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Social factors contributed to the French Revolution of 1789

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Social factors contributed to the French Revolution of 1789

Although social tensions within France certainly contributed to the revolutionary situation in August 1789 it was not the only contributing factor. Divisions and inequality between, as well as within, the Three Estates created an atmosphere of disharmony while the influence of the enlightenment and liberal ideas fueled the growing discontent of the Estates toward the government and Louis XVI. However, political factors, like the undermining of the Kings power as well as economic factors, such as the chaotic nature of the taxation system exacerbated the social tensions and combined created a revolutionary situation.

The Ancien Regime was riddled with social inequalities and therefor-growing discontent. Out of a population of around 25 million the First and Second Estates, which consisted of approximately 400,000 members, were largely exempt from taxes, such as the taille and the corvee, despite the fact they were the wealthiest estates. This left the burden of supporting the country to the (overall) poorest estate: the Third estate. Much of the Third Estate were alienated by the Nobility during the 18th C when, because of inflation, they increased feudal dues and sought new ways in which to extract money from the peasants at the same time as rising food prices and bad harvests crippled their incomes. The bourgeois were also prevented from obtaining high-ranking positions in the army, navy and the Church as the Nobility held these. As an added burden to the feudal dues many peasants paid they were also required to pay a tithe, one-tenth of their income, to the church as well as a vingtieme, taille, capitation and gabelle to the government. As the price of food surged their incomes did not, leaving many peasants struggling to get by. This combined with he fast growing population during the late 18th C created an ideal situation for change and revolution in the countryside.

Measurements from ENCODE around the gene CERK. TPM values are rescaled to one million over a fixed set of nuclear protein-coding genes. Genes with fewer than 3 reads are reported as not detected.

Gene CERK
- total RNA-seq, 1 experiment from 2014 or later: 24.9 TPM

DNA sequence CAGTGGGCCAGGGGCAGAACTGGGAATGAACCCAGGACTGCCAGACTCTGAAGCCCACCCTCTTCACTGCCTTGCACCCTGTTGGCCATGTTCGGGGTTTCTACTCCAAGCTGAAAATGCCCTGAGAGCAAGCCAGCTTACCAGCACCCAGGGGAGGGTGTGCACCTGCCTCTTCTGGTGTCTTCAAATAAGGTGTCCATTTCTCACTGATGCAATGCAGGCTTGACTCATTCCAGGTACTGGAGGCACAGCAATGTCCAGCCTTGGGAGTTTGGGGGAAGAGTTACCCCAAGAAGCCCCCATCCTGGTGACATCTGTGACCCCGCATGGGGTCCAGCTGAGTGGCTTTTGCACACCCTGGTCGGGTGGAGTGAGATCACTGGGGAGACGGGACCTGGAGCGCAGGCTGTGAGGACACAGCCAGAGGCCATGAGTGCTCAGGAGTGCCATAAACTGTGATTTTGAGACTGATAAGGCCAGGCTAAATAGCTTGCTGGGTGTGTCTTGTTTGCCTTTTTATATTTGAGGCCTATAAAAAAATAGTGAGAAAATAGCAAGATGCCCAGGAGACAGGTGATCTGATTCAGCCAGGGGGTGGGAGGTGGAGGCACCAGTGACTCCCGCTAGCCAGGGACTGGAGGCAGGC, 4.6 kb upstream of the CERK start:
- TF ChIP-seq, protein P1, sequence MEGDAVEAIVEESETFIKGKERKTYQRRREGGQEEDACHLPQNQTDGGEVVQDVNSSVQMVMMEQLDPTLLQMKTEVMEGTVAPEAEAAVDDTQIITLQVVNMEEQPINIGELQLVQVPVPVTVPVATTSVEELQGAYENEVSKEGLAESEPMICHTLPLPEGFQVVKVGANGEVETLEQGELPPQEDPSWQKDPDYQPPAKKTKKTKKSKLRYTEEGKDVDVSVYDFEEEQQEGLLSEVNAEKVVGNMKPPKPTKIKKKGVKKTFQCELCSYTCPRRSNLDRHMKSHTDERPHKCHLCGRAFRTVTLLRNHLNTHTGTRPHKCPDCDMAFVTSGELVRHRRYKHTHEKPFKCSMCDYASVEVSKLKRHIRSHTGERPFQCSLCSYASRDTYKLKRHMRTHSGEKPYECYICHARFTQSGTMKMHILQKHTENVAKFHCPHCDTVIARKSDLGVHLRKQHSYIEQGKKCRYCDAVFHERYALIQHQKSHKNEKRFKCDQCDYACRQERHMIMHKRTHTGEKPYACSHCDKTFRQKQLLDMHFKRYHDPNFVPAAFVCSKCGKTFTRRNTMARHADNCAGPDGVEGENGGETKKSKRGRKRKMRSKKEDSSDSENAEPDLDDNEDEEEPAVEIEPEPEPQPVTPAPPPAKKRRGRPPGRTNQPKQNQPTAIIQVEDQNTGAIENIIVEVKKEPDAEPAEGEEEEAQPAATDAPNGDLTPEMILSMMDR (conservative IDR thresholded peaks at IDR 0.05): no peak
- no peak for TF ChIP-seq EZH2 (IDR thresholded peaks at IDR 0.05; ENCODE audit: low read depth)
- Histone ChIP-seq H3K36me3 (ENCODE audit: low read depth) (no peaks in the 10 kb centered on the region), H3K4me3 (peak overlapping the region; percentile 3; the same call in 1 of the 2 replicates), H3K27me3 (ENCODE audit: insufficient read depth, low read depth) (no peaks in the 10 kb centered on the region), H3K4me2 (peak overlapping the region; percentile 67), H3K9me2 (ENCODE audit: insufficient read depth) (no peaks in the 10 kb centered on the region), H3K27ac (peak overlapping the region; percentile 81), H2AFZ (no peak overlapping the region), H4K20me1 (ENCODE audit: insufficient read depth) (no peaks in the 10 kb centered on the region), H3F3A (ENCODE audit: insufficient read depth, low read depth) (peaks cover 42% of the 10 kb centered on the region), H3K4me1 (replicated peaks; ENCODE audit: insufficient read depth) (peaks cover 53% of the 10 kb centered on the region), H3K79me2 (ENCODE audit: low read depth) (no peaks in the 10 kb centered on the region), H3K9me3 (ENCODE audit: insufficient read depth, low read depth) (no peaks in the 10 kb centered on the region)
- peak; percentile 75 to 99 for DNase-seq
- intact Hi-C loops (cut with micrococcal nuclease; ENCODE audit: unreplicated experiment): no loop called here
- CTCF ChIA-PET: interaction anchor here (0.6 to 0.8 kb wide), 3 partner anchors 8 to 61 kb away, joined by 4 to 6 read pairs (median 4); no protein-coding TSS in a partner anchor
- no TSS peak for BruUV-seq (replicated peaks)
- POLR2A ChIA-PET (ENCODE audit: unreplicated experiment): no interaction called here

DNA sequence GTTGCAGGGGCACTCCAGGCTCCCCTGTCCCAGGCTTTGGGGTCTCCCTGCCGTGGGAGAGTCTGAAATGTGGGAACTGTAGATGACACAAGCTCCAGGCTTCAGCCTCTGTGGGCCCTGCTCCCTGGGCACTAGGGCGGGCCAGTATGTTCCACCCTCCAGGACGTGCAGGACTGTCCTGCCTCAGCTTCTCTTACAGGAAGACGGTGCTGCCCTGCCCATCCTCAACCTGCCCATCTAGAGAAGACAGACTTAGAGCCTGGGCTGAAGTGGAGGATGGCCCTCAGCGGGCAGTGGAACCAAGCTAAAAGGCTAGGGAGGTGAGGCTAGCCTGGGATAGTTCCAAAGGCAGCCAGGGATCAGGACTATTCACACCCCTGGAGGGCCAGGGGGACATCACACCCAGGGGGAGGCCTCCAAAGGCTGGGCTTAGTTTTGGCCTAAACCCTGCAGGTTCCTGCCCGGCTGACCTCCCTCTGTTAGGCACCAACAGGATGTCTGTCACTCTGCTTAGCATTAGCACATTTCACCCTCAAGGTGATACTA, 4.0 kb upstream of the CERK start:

Discontent and inequality were issues within each estate. In the Second Estate there was the Noblesse depee, who had 'blue blood', their ancestors were related to the King and they heavily influenced King Louis' decisions. During the 18th C the Noblesse depee sought to abolish the opportunity to buy nobility and largely succeeded. The 'bought' Nobility, or Noblesse de robe, were well-educated and wealthy former bourgeois who obtained their titles from the King for a sum. The Noblesse de robe were considered lesser nobles than the noblesse depee as the did not have blue blood or old money, in many cases the noblesse de robe had made their fortunes in the industrial revolution. The clergy too was full of inequalities. The Upper Clergy lived extremely well on large estates while the Lower Clergy would have a better affinity with the peasants life. The Third Estate had many divisions within it. There were serfs, who worked the land and were owned by the landlords, small land owners who managed to make a small living on their own plots of land and the richer peasants, who owned larger amounts of land or became landlords themselves. The urban workers lived and worked in the major towns and were unskilled and poorly paid, living crowded together in cellars and upper storys.